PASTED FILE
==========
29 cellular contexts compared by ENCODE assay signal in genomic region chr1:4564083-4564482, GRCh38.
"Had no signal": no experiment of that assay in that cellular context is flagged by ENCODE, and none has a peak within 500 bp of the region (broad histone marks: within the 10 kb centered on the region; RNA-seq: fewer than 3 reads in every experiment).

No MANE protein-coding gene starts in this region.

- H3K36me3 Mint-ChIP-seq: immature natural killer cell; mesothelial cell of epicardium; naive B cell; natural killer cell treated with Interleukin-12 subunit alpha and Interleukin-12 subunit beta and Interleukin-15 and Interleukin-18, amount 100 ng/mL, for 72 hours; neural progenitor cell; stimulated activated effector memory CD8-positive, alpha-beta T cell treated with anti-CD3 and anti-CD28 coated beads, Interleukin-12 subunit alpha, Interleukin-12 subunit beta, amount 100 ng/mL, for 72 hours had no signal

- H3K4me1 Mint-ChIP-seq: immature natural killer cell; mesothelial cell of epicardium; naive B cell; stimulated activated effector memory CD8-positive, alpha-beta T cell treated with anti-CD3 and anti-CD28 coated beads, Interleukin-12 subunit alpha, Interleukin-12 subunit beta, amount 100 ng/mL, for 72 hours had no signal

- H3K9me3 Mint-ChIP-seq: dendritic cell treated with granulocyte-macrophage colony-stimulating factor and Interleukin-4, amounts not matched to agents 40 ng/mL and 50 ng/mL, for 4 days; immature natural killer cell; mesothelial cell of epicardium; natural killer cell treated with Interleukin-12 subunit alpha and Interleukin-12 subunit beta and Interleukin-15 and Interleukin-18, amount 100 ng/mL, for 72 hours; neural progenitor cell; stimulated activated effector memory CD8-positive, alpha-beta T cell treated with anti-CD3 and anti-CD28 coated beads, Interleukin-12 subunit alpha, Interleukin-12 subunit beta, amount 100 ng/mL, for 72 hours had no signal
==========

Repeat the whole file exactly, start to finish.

29 cellular contexts compared by ENCODE assay signal in genomic region chr1:4564083-4564482, GRCh38.
"Had no signal": no experiment of that assay in that cellular context is flagged by ENCODE, and none has a peak within 500 bp of the region (broad histone marks: within the 10 kb centered on the region; RNA-seq: fewer than 3 reads in every experiment).

No MANE protein-coding gene starts in this region.

- H3K36me3 Mint-ChIP-seq: immature natural killer cell; mesothelial cell of epicardium; naive B cell; natural killer cell treated with Interleukin-12 subunit alpha and Interleukin-12 subunit beta and Interleukin-15 and Interleukin-18, amount 100 ng/mL, for 72 hours; neural progenitor cell; stimulated activated effector memory CD8-positive, alpha-beta T cell treated with anti-CD3 and anti-CD28 coated beads, Interleukin-12 subunit alpha, Interleukin-12 subunit beta, amount 100 ng/mL, for 72 hours had no signal

- H3K4me1 Mint-ChIP-seq: immature natural killer cell; mesothelial cell of epicardium; naive B cell; stimulated activated effector memory CD8-positive, alpha-beta T cell treated with anti-CD3 and anti-CD28 coated beads, Interleukin-12 subunit alpha, Interleukin-12 subunit beta, amount 100 ng/mL, for 72 hours had no signal

- H3K9me3 Mint-ChIP-seq: dendritic cell treated with granulocyte-macrophage colony-stimulating factor and Interleukin-4, amounts not matched to agents 40 ng/mL and 50 ng/mL, for 4 days; immature natural killer cell; mesothelial cell of epicardium; natural killer cell treated with Interleukin-12 subunit alpha and Interleukin-12 subunit beta and Interleukin-15 and Interleukin-18, amount 100 ng/mL, for 72 hours; neural progenitor cell; stimulated activated effector memory CD8-positive, alpha-beta T cell treated with anti-CD3 and anti-CD28 coated beads, Interleukin-12 subunit alpha, Interleukin-12 subunit beta, amount 100 ng/mL, for 72 hours had no signal